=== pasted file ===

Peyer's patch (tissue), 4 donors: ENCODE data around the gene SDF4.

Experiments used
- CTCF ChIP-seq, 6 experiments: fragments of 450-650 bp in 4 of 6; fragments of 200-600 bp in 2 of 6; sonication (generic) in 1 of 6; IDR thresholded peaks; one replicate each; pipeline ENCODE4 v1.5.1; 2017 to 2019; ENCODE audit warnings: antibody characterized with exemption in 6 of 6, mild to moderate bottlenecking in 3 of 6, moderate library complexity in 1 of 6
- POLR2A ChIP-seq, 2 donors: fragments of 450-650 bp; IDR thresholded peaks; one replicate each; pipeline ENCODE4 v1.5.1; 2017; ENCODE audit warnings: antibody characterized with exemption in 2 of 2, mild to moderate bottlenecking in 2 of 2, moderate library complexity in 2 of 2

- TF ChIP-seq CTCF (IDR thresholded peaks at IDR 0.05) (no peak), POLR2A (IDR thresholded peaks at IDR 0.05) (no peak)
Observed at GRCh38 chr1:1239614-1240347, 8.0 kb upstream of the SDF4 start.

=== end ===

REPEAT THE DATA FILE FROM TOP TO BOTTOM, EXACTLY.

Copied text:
Peyer's patch (tissue), 4 donors: ENCODE data around the gene SDF4.

Experiments used
- CTCF ChIP-seq, 6 experiments: fragments of 450-650 bp in 4 of 6; fragments of 200-600 bp in 2 of 6; sonication (generic) in 1 of 6; IDR thresholded peaks; one replicate each; pipeline ENCODE4 v1.5.1; 2017 to 2019; ENCODE audit warnings: antibody characterized with exemption in 6 of 6, mild to moderate bottlenecking in 3 of 6, moderate library complexity in 1 of 6
- POLR2A ChIP-seq, 2 donors: fragments of 450-650 bp; IDR thresholded peaks; one replicate each; pipeline ENCODE4 v1.5.1; 2017; ENCODE audit warnings: antibody characterized with exemption in 2 of 2, mild to moderate bottlenecking in 2 of 2, moderate library complexity in 2 of 2

- TF ChIP-seq CTCF (IDR thresholded peaks at IDR 0.05) (no peak), POLR2A (IDR thresholded peaks at IDR 0.05) (no peak)
Observed at GRCh38 chr1:1239614-1240347, 8.0 kb upstream of the SDF4 start.